perspective, are filled with holes. If you are at all familiar with
biblical scholarship this is very apparent, and I frankly find it a bit
shocking that more people have not called him on this. He regularly
misapplies evidence in a way that relies on his audience not themselves being familiar with what scholarship is actually saying. Maybe I'll return to this point in more detail later. However, I would say the larger point is the moral and ethical implications of his arguments which I have focused on here.
I do not question Copan’s motivations, which I trust are well meant. As with all apologetics, the motivation seems clear: It reflects an attempt to defend Scripture and defend the faith. The belief is that in doing so we are defending God's honor by defending the Bible—but at what cost? As well intentioned as these defenses may be, we ultimately need to ask what it does to our faith to believe that the very same God we are supposed to love and intimately trust is the one commanding such horrific violence. What does it do to our conscience to call such atrocities “good” or even “holy”?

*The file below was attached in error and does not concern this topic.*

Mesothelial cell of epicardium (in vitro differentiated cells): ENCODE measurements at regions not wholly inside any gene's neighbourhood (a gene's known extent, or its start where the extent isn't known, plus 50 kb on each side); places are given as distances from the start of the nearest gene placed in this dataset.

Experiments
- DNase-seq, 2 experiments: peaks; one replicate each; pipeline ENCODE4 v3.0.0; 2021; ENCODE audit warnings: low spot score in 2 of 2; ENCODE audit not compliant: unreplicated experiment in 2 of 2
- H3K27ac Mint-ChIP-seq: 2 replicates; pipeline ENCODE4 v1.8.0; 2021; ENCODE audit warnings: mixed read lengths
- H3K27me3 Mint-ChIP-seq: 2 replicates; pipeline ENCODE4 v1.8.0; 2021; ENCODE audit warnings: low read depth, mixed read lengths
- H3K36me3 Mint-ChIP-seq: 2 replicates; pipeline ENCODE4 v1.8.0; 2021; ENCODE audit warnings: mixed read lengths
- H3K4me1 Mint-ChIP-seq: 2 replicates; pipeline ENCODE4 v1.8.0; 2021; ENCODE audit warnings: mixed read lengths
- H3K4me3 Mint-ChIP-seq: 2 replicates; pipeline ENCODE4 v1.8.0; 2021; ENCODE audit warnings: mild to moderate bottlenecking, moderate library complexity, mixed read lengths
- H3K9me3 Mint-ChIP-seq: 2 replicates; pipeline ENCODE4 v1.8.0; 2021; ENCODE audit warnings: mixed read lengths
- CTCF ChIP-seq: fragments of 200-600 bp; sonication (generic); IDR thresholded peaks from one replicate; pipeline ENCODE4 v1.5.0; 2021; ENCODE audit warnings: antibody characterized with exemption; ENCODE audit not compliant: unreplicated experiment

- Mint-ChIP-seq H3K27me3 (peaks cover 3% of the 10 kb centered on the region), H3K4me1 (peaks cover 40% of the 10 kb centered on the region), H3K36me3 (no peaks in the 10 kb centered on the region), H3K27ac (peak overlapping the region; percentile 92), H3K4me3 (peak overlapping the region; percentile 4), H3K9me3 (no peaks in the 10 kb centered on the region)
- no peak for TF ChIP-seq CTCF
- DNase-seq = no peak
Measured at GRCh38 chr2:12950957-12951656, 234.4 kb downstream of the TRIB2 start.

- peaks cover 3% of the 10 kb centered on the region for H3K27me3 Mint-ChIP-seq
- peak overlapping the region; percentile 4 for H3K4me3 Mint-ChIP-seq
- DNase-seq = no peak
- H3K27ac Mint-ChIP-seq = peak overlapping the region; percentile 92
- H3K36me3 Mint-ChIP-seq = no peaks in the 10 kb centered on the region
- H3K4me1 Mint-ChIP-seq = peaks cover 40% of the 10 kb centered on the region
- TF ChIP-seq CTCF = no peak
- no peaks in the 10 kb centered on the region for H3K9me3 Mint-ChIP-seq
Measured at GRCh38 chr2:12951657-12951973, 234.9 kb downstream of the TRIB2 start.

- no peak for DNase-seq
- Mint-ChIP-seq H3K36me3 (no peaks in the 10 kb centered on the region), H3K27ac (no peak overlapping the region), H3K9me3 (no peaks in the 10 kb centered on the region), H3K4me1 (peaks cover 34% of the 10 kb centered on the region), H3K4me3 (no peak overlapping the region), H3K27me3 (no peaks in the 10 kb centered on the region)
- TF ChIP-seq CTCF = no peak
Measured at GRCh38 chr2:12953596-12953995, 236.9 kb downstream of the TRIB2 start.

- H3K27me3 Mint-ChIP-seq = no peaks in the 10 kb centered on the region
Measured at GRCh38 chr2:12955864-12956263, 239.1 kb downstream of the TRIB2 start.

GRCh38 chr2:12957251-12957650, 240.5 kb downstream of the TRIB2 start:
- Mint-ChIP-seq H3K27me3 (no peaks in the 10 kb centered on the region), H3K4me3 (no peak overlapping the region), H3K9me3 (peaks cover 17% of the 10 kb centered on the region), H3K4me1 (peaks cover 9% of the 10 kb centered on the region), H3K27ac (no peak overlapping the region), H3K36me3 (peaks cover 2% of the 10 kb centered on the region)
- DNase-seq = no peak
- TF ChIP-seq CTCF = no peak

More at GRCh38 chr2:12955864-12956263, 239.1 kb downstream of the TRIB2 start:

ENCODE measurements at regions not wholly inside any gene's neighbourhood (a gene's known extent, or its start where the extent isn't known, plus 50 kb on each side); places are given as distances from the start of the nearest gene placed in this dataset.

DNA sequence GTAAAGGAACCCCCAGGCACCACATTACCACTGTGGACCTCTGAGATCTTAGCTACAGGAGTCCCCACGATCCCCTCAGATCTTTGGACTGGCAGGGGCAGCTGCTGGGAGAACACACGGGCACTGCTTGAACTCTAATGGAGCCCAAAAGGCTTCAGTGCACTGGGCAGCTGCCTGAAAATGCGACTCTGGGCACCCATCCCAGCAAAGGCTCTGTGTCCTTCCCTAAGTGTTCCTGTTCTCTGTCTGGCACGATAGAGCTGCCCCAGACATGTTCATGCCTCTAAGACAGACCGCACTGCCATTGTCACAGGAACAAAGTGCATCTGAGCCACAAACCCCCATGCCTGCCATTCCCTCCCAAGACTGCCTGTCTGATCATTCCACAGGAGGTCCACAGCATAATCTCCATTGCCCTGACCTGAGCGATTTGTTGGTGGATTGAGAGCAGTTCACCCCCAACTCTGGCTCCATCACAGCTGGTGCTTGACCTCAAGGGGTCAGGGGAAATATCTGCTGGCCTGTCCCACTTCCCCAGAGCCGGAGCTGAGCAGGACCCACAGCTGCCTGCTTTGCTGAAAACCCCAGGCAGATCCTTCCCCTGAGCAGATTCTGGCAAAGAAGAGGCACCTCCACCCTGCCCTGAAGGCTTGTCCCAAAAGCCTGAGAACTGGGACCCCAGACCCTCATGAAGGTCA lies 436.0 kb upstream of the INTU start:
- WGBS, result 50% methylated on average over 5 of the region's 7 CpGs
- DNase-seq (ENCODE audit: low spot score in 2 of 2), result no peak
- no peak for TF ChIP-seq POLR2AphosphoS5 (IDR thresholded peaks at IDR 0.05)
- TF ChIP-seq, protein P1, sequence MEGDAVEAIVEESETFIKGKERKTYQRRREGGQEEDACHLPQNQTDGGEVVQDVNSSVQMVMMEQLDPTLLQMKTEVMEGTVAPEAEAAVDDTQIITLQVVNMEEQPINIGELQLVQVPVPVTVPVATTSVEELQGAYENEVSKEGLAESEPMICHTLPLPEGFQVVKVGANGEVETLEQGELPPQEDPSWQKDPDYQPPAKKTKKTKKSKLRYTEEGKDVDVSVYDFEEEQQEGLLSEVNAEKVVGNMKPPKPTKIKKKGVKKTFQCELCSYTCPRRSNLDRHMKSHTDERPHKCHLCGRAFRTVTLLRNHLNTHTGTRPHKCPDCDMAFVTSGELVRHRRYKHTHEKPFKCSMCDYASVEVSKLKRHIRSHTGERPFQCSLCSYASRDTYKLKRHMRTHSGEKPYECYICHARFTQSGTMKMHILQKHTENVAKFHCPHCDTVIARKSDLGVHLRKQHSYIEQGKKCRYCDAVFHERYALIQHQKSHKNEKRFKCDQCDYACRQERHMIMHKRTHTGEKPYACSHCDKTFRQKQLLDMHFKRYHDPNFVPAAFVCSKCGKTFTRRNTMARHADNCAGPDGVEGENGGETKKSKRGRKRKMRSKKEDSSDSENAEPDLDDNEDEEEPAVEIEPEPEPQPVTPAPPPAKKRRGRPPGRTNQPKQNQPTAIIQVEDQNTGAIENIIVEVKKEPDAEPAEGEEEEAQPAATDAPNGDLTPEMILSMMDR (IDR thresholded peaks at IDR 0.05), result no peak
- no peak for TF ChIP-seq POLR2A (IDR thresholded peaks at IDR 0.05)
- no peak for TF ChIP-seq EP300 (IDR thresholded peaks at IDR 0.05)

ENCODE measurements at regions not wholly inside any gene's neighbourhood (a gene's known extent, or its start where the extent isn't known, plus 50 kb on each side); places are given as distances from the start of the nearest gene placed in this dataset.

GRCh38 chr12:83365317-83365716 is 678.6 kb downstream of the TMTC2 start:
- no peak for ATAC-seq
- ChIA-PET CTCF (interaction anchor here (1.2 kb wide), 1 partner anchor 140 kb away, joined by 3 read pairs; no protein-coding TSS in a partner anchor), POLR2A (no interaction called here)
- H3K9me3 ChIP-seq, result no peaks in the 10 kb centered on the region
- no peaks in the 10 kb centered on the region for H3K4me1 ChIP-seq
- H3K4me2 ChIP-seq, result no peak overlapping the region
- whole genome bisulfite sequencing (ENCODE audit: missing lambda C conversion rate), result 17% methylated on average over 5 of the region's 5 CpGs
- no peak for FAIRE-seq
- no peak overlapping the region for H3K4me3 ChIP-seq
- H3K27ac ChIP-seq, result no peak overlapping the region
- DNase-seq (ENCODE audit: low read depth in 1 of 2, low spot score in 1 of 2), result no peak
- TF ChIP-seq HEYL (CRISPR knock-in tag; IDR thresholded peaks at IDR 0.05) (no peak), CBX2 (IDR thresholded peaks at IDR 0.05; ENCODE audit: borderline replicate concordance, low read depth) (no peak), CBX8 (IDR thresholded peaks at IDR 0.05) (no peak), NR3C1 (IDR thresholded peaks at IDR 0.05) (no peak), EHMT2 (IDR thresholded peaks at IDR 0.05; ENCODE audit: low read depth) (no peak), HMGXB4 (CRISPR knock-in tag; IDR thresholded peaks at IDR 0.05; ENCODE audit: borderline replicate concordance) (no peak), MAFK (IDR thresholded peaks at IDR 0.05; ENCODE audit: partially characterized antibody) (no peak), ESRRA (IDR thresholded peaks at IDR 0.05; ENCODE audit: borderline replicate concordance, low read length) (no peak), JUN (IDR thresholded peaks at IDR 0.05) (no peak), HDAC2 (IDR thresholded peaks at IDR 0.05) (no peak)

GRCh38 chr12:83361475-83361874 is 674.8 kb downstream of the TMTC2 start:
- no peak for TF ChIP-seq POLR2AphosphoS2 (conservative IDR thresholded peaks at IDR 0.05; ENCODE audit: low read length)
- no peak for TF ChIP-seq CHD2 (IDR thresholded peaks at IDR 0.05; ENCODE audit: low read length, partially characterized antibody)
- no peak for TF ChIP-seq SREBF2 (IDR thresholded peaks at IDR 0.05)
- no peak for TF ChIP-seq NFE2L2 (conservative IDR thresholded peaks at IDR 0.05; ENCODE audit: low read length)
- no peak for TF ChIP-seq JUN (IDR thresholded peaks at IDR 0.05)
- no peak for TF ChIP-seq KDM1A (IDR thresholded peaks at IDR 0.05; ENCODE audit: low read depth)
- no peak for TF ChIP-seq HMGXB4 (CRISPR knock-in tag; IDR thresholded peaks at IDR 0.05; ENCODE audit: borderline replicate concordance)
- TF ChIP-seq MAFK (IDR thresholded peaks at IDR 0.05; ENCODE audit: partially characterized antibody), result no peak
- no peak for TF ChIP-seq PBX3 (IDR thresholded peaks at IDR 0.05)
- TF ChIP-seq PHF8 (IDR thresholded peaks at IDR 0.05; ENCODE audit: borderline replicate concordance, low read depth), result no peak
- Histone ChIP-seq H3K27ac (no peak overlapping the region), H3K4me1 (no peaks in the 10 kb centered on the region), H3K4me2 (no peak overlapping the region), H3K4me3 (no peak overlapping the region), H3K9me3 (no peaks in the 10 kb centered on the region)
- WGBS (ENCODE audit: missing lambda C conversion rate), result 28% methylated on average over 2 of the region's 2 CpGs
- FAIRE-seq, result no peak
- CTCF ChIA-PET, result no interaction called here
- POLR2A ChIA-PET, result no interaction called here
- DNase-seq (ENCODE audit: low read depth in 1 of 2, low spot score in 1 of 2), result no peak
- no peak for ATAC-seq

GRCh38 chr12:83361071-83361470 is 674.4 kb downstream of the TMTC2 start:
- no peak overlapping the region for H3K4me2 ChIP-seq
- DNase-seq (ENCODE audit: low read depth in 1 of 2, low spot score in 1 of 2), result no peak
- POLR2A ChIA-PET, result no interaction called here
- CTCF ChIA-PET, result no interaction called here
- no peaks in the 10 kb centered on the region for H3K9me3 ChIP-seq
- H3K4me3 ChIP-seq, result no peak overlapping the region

What if instead of "defending the Bible" we learned how to read it in a way that focused on looking at our selves introspectively, in a way that was focused on cultivating compassion for the other and the enemy? What if we believed that asking hard quesutions motivated by compassion was an essential part of a healthy faith?
Labels: Bible, violence